Five students from NGO Global Child are showing 20 of their best shots in a six-day exhibition at the Old Market McDermott Gallery.
Robbie Flick, photography instructor.
SIEM Reap may be the most photographed province in the country, thanks to professional temple watchers and mobs of snap-happy tourists. But lack of training and limited access to cameras means that few of the photographs are taken by the Cambodians who live here. A new photography exhibition at the Old Market McDermott Gallery shows the town and its people through the eyes of students from NGO Global Child.
The kids were selected to take part in a 10-week photography course led by Global Child volunteer Robbie Flick, and 20 of their best shots are available for purchase in a silent auction that closes tomorrow night. Starting bids are US$10, with a $100 buyout option.
Flick began a camera class when he saw the level of interest the kids had in photography.
"A lot of the kids are used to taking photos with cameras borrowed from friends, but they mainly use it for fun. I wanted to see my passion for photography blossom in other kids."
Using a collection of point-and-shoot cameras and a 15mm lens, Flick took the kids through a crash course in camera use. "At the start, they didn't know about shutter speed, aperture or exposure," he said. But after 10 weeks of classes, field trips and experimentation, Flick said the kids "can speak confidently about their work".
Flick said the photographs provide insight into the life of the young Cambodians: "We get to see how they see the world."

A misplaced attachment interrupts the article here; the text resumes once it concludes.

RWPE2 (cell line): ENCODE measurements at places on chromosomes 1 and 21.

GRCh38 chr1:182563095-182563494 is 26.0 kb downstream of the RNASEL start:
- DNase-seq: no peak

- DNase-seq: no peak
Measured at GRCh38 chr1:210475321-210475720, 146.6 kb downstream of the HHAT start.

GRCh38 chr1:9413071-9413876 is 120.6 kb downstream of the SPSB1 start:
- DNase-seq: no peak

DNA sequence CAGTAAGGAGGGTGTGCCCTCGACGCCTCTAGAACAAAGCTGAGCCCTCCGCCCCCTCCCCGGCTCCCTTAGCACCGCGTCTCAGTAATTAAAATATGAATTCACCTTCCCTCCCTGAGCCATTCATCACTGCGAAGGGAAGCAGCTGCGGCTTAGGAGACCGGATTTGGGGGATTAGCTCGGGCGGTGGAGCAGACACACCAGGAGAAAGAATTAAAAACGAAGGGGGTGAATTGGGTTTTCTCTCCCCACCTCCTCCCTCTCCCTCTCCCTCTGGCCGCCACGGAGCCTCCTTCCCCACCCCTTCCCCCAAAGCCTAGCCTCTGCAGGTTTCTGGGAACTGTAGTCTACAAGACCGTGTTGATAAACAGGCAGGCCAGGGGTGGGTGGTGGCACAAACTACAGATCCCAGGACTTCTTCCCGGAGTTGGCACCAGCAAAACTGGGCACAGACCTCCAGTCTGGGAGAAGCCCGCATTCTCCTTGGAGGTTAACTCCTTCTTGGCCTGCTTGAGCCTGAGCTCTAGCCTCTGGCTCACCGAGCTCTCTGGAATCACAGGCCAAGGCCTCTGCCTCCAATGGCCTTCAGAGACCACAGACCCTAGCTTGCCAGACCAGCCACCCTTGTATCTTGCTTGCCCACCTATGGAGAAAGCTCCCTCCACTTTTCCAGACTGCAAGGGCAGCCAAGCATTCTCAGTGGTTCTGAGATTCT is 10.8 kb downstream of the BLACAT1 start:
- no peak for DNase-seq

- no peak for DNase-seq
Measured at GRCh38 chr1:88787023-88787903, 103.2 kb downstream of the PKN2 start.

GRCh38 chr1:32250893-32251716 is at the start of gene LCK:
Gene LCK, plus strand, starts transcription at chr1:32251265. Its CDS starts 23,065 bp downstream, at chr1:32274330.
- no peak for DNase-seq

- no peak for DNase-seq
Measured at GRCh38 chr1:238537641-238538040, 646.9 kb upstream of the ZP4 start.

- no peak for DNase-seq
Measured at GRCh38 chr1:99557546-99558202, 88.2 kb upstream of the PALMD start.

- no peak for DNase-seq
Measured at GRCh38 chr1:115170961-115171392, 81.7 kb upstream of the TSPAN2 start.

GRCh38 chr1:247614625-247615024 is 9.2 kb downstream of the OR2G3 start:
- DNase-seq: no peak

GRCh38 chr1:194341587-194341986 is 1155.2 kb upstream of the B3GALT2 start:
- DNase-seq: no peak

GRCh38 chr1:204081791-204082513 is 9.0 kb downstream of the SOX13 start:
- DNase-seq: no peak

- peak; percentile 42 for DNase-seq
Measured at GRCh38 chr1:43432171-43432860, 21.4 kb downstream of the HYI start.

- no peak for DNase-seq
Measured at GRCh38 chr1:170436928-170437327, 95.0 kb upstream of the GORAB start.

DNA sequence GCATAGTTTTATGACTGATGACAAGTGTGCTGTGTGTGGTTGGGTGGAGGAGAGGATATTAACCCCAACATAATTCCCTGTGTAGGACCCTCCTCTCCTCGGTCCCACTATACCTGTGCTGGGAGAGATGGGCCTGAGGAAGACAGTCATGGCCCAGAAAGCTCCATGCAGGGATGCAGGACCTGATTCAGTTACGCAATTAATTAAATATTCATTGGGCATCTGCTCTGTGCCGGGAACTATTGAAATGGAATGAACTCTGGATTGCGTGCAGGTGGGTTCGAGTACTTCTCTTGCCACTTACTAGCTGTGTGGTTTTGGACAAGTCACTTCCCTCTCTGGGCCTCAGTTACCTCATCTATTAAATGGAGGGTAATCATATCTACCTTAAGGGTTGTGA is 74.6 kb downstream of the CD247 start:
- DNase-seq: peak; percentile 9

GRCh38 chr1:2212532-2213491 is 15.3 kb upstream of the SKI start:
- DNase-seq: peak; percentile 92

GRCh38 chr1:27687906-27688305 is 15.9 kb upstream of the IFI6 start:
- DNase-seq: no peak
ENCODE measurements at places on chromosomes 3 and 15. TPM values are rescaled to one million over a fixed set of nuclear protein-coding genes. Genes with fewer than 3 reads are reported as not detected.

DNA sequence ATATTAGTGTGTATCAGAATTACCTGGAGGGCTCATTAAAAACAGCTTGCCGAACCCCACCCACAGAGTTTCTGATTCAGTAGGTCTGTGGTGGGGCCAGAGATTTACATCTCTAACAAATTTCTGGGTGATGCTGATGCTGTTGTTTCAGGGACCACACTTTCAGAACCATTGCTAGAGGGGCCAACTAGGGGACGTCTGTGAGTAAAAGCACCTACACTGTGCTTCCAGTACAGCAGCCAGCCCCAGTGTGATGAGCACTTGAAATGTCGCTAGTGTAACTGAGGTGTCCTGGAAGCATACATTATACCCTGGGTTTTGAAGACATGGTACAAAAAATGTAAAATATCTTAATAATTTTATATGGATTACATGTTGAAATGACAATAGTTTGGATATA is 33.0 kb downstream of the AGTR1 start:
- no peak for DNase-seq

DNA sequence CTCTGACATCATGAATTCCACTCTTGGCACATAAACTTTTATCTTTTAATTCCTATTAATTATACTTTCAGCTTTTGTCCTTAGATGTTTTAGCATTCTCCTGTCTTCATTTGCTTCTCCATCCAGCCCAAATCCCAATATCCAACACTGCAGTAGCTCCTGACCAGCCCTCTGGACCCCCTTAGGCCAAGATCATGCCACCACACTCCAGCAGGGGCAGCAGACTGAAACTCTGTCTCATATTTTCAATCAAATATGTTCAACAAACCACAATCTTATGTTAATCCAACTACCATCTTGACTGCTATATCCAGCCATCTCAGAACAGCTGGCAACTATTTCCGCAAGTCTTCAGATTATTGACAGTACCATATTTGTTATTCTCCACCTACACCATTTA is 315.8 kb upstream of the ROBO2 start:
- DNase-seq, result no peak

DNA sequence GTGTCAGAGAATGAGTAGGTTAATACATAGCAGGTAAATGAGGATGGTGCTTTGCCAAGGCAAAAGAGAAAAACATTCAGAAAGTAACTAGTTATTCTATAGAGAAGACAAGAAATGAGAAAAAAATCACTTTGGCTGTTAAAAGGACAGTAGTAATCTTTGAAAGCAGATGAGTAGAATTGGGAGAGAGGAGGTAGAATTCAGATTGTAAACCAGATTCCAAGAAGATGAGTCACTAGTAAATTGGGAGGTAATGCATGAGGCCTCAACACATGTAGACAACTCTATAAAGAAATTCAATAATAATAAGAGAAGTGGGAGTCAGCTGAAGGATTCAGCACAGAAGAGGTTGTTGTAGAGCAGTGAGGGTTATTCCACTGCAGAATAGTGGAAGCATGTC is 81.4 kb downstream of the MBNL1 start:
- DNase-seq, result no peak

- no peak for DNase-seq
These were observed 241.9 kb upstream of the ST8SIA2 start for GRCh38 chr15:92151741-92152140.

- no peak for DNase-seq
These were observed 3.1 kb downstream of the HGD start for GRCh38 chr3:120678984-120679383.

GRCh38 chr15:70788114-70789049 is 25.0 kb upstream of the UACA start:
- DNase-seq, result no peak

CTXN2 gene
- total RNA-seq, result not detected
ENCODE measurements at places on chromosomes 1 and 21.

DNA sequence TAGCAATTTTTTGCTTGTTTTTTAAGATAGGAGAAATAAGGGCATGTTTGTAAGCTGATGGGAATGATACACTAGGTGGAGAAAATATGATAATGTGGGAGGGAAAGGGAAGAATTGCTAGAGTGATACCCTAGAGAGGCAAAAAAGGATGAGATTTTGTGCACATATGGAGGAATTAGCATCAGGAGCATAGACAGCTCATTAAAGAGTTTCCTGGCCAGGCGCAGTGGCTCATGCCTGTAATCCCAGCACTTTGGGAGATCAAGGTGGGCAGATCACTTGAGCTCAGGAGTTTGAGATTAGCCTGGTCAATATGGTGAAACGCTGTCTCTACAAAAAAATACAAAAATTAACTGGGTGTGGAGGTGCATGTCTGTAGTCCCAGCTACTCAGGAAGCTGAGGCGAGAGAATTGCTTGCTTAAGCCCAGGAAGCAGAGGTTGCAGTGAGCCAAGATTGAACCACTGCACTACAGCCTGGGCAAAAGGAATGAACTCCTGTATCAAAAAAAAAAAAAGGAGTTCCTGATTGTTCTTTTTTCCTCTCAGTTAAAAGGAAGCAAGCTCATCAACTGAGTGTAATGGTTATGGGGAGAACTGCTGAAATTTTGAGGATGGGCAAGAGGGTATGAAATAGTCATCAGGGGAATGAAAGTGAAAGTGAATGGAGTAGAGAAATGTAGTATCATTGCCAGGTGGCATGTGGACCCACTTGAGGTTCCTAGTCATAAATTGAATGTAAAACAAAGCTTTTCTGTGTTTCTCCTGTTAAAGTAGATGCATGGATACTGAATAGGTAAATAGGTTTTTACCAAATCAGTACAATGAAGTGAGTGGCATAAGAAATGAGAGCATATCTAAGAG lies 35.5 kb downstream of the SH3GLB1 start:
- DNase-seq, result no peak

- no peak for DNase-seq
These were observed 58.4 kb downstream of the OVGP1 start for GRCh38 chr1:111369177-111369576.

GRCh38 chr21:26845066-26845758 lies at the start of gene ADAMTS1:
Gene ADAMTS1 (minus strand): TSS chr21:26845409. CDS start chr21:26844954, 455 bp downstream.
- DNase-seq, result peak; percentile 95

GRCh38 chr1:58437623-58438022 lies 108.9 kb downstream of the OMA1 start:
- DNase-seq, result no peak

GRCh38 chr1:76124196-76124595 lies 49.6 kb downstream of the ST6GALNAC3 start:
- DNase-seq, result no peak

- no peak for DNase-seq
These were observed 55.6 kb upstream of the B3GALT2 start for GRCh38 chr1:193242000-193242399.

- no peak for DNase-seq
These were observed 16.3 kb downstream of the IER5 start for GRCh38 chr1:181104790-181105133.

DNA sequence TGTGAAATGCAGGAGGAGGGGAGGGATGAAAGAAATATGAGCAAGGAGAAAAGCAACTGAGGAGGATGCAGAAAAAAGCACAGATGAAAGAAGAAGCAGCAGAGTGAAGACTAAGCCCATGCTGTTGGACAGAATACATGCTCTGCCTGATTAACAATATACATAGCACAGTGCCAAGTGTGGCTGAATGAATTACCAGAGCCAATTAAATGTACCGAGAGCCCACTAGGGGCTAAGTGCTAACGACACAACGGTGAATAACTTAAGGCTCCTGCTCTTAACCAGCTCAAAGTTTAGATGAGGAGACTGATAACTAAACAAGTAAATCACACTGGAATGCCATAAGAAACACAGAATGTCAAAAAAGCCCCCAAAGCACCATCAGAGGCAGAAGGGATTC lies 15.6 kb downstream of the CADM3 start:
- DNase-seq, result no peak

As part of the course, Flick encouraged experimentation, and the result is a wide variety of styles and subject matter.
Marot Bun, for example, is exhibiting a sombre photograph called "Tuol Sleng Light", which shows a dark grim hallway with the sun shining through barred windows, but is also showcasing the less political piece "Interesting Tree".
Other photos show family members, friends and New Year festivities. Soda Chhourn, a 13-year-old student, took a picture of an old woman walking down the street with a basket of goods on her head, after noticing the pattern of the shadows.
Flick believes that photography could add much-needed flair to the Khmer art scene.
"The problem with a lot of Cambodian art is that it's not experimental," he said. "People try to replicate what has come before. But cameras are very easy to experiment with. Photography is great. You can pick it up and go."